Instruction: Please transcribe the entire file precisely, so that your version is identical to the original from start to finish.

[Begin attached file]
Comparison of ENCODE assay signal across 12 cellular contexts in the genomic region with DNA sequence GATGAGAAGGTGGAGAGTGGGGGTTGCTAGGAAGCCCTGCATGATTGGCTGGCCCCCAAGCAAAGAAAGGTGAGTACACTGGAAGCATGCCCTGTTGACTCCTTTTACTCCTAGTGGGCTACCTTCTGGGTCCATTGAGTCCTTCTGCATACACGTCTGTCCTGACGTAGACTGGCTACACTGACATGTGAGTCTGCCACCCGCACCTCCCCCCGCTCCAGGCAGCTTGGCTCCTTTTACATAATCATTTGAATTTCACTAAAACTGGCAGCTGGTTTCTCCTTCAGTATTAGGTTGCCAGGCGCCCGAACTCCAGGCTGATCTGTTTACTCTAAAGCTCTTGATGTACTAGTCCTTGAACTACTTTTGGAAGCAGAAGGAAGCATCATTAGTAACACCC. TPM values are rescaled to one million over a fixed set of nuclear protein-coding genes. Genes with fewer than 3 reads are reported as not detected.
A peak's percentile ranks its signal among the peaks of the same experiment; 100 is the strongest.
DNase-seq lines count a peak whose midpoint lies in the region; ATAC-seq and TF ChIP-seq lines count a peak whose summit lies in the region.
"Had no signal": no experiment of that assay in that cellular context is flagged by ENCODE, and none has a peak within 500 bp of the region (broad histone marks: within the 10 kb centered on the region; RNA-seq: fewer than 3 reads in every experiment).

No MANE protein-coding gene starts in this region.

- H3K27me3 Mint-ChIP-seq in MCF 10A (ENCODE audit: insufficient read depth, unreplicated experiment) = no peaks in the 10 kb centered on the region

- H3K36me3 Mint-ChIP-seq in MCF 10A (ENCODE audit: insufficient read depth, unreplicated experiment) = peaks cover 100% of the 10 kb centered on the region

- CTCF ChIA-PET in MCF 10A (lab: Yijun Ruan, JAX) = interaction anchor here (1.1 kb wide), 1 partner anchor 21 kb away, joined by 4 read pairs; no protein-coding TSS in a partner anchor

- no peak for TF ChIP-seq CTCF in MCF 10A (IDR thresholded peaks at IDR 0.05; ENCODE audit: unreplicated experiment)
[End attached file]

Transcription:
Comparison of ENCODE assay signal across 12 cellular contexts in the genomic region with DNA sequence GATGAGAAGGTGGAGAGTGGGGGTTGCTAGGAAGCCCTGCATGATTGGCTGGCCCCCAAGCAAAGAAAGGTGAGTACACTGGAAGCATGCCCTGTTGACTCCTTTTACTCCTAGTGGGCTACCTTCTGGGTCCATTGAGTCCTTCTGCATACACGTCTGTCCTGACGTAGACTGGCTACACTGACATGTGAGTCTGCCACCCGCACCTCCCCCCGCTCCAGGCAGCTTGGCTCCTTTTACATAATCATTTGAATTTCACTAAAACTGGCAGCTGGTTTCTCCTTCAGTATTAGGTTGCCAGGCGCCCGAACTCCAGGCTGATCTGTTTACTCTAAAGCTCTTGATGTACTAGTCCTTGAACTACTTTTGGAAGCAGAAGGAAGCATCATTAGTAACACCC. TPM values are rescaled to one million over a fixed set of nuclear protein-coding genes. Genes with fewer than 3 reads are reported as not detected.
A peak's percentile ranks its signal among the peaks of the same experiment; 100 is the strongest.
DNase-seq lines count a peak whose midpoint lies in the region; ATAC-seq and TF ChIP-seq lines count a peak whose summit lies in the region.
"Had no signal": no experiment of that assay in that cellular context is flagged by ENCODE, and none has a peak within 500 bp of the region (broad histone marks: within the 10 kb centered on the region; RNA-seq: fewer than 3 reads in every experiment).

No MANE protein-coding gene starts in this region.

- H3K27me3 Mint-ChIP-seq in MCF 10A (ENCODE audit: insufficient read depth, unreplicated experiment) = no peaks in the 10 kb centered on the region

- H3K36me3 Mint-ChIP-seq in MCF 10A (ENCODE audit: insufficient read depth, unreplicated experiment) = peaks cover 100% of the 10 kb centered on the region

- CTCF ChIA-PET in MCF 10A (lab: Yijun Ruan, JAX) = interaction anchor here (1.1 kb wide), 1 partner anchor 21 kb away, joined by 4 read pairs; no protein-coding TSS in a partner anchor

- no peak for TF ChIP-seq CTCF in MCF 10A (IDR thresholded peaks at IDR 0.05; ENCODE audit: unreplicated experiment)